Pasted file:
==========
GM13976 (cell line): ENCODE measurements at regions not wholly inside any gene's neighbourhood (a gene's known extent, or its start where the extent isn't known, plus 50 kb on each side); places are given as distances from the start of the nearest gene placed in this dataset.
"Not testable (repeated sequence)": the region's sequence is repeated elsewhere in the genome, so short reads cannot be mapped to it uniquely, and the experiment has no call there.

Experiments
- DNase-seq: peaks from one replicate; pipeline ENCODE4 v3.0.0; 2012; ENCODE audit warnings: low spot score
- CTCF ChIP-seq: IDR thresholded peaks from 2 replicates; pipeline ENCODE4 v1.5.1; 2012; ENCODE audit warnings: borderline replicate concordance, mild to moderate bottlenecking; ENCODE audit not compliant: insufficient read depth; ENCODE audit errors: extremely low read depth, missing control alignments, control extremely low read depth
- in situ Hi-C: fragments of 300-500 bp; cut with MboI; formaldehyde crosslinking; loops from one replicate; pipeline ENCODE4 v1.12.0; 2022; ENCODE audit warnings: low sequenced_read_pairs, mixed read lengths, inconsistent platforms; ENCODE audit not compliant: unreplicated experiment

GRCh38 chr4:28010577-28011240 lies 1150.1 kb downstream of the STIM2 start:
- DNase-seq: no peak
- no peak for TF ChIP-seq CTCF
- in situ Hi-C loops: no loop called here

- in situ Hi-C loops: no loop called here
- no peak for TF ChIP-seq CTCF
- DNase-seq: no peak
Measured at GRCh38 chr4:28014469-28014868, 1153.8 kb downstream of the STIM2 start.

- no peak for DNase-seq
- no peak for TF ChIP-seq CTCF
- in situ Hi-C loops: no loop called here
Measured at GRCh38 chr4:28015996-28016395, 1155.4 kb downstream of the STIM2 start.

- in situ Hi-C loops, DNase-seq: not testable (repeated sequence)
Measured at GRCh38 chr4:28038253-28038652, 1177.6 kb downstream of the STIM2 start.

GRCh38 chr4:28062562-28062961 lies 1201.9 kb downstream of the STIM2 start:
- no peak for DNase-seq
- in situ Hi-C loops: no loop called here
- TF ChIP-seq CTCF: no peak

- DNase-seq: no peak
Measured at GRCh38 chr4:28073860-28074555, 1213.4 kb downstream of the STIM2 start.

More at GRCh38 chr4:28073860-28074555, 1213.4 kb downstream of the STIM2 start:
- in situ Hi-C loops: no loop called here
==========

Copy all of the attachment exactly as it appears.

GM13976 (cell line): ENCODE measurements at regions not wholly inside any gene's neighbourhood (a gene's known extent, or its start where the extent isn't known, plus 50 kb on each side); places are given as distances from the start of the nearest gene placed in this dataset.
"Not testable (repeated sequence)": the region's sequence is repeated elsewhere in the genome, so short reads cannot be mapped to it uniquely, and the experiment has no call there.

Experiments
- DNase-seq: peaks from one replicate; pipeline ENCODE4 v3.0.0; 2012; ENCODE audit warnings: low spot score
- CTCF ChIP-seq: IDR thresholded peaks from 2 replicates; pipeline ENCODE4 v1.5.1; 2012; ENCODE audit warnings: borderline replicate concordance, mild to moderate bottlenecking; ENCODE audit not compliant: insufficient read depth; ENCODE audit errors: extremely low read depth, missing control alignments, control extremely low read depth
- in situ Hi-C: fragments of 300-500 bp; cut with MboI; formaldehyde crosslinking; loops from one replicate; pipeline ENCODE4 v1.12.0; 2022; ENCODE audit warnings: low sequenced_read_pairs, mixed read lengths, inconsistent platforms; ENCODE audit not compliant: unreplicated experiment

GRCh38 chr4:28010577-28011240 lies 1150.1 kb downstream of the STIM2 start:
- DNase-seq: no peak
- no peak for TF ChIP-seq CTCF
- in situ Hi-C loops: no loop called here

- in situ Hi-C loops: no loop called here
- no peak for TF ChIP-seq CTCF
- DNase-seq: no peak
Measured at GRCh38 chr4:28014469-28014868, 1153.8 kb downstream of the STIM2 start.

- no peak for DNase-seq
- no peak for TF ChIP-seq CTCF
- in situ Hi-C loops: no loop called here
Measured at GRCh38 chr4:28015996-28016395, 1155.4 kb downstream of the STIM2 start.

- in situ Hi-C loops, DNase-seq: not testable (repeated sequence)
Measured at GRCh38 chr4:28038253-28038652, 1177.6 kb downstream of the STIM2 start.

GRCh38 chr4:28062562-28062961 lies 1201.9 kb downstream of the STIM2 start:
- no peak for DNase-seq
- in situ Hi-C loops: no loop called here
- TF ChIP-seq CTCF: no peak

- DNase-seq: no peak
Measured at GRCh38 chr4:28073860-28074555, 1213.4 kb downstream of the STIM2 start.

More at GRCh38 chr4:28073860-28074555, 1213.4 kb downstream of the STIM2 start:
- in situ Hi-C loops: no loop called here